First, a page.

Saturday, March 26, 2011

What Should You Expect When You Go to a Salon?


This post is based on generalizations of standards found in US salons. It is important to note that every salon and stylist are different. Thus, protocol might be different in a salon or hair cutting franchise that you choose to visit.

This is going to be a condensed text version of the video I posted last night. If you would like to see the video with full explanations of each discussion point and additional commentary, I will put it at the end of the post. And I would like to take a moment to send a special thank you to my very dear friend and beloved stylist, Angie. Without her professional insight, this post would not have been possible.

Disclaimer: The information found in this post is expressly from my conversation with my stylist and only reflect our views, knowledge and opinions.

GENERAL GUIDELINES & WARNING SIGNS:
  • If the salon generally looks unclean, leave. Immediately.
  • If you have questions about their cleanliness, ask your stylist what their sanitation procedures are. They should be able to confidently answer you. If they can't, leave. Immediately.
    • By law (in the US), everything that touches a client's head (like clips and combs) must be sterilized before it can be reused.
  • If your hair is not shampooed before your cut, that should be a big red flag.
    • The shampoo process is meant to sanitize the scalp and hair and prep the hair for cutting. A spray bottle with water is not the same as a shampoo.
  • If the salon or stylist wants to charge extra for a consultation, they are probably more interested in your money than anything else.
    • 15 minute consultations are the industry standard. Your hair stylist should discuss your hair type and everything that has been done to your hair with you along with your life style to see if you would benefit more from a low-maintenance or high-maintenance hair style.
  • Never be afraid or embarrassed to ask if you can see your stylist's portfolio.
    • If they don't have one, it shouldn't be a deal breaker, but it is always nice to see samples of their work.
BOOKING APPOINTMENTS:
  • Even if the salon accepts walk-ins, it's always better to have your appointment booked to guarantee your time is set aside.
  • Your stylist should initiate your pre-book at the end of your appointment. However, if they don't then you definitely should.
    • As a general rule, your appointments should be made:
      • Every 4-6 weeks for short hair.
      • Every 6-8 weeks for medium to long hair.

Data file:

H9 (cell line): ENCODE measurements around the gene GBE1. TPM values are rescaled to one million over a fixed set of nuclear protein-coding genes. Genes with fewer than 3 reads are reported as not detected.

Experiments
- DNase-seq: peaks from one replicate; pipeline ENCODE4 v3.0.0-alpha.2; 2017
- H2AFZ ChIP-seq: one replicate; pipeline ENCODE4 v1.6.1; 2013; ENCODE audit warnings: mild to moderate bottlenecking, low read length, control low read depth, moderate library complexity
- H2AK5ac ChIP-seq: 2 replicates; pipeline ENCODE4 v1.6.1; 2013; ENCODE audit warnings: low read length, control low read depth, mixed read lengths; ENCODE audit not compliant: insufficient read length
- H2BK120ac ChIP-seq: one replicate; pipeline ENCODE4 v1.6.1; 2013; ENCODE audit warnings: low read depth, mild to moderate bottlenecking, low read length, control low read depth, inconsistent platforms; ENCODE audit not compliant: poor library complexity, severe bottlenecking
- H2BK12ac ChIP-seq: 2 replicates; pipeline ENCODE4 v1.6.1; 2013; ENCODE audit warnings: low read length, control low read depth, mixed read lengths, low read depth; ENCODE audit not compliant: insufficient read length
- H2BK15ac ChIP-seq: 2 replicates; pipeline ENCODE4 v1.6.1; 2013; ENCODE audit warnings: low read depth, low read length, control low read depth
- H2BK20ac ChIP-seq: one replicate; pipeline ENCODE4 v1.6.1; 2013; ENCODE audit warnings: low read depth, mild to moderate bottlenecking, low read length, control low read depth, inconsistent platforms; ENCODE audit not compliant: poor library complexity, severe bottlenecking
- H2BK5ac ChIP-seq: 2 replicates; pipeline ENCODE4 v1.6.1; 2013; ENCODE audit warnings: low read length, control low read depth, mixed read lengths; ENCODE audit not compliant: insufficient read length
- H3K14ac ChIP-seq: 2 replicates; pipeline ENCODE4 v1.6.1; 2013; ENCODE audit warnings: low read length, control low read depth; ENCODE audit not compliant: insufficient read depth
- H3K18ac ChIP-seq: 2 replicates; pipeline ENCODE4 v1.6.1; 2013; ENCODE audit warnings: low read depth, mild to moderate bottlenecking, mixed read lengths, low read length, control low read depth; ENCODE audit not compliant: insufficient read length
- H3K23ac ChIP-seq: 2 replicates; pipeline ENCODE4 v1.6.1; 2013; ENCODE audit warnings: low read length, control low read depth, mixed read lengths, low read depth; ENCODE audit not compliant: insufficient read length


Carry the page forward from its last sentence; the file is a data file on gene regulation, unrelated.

• Every 6 weeks for color.
STANDARD HAIR CUTTING PROCEDURE:
  • Consultation
  • Shampoo
  • Cut
    • Salons usually include a blow dry and style in the price of your cut. However, always double check just to make sure. Nationwide haircutting chains usually charge extra for these services.
COLOR OR CHEMICAL PROCEDURES:
  • There is no pre-wash necessary for color unless you arrive at the salon with a lot of product in your hair.
  • Try to go by friend referrals to find a colorist, if possible.
  • As far as chemical treatments go, perms always need a pre-wash first.
SELECTING YOUR CUT AND/OR COLOR:
  • BE SURE if you think you want to go for a drastic change.
  • Be conservative with your length while getting your hair cut. 
    • Remember that hair shrinks once it's dry!
  • Bring pictures if you can! A picture is a much better description than words can ever be.
    • Bring them from several angles if at all possible so the stylist can see the cut or color from several angles.
  • If you're wanting to copy a celebrity's hair style, remember that they also have extensions, wigs and lots of other helpful tricks to get their hair that way.. most of what you see is an illusion!
  • Take into account your skin tone, face shape and body type when considering possible hair styles or colors.
TIPPING:
  • Industry standard in the US is 20% on the total salon amount, but feel free to leave more if you were exceptionally pleased with your service or stylist.
    • Remember that service industries are tip-based industries, meaning this is how your stylist makes a majority of their money.
  • If your stylist has an assistant, their tip should also come out of that 20%.
  • If your stylist offers you a deal, you should still tip on the original amount of the service.
  • To divide your tip among several people, you can either physically hand each person cash after they have completed the service they are performing on you OR you can verbally explain how you want the tip split to the person who checks you out.
    • For example: If your salon services total $100, you would tip a minimum of $20. If you had 3 people work on your hair, you could tell the person checking you out that you wanted $10 to go to your stylist, $5 to the salon assistant who washed your hair and $5 to the stylist's assistant who blow dried and styled your hair.
And that's it! So now I'll link the video below in case you want to watch it to get some extra information, because as I said.. this is definitely the abridged version.


♥,
M

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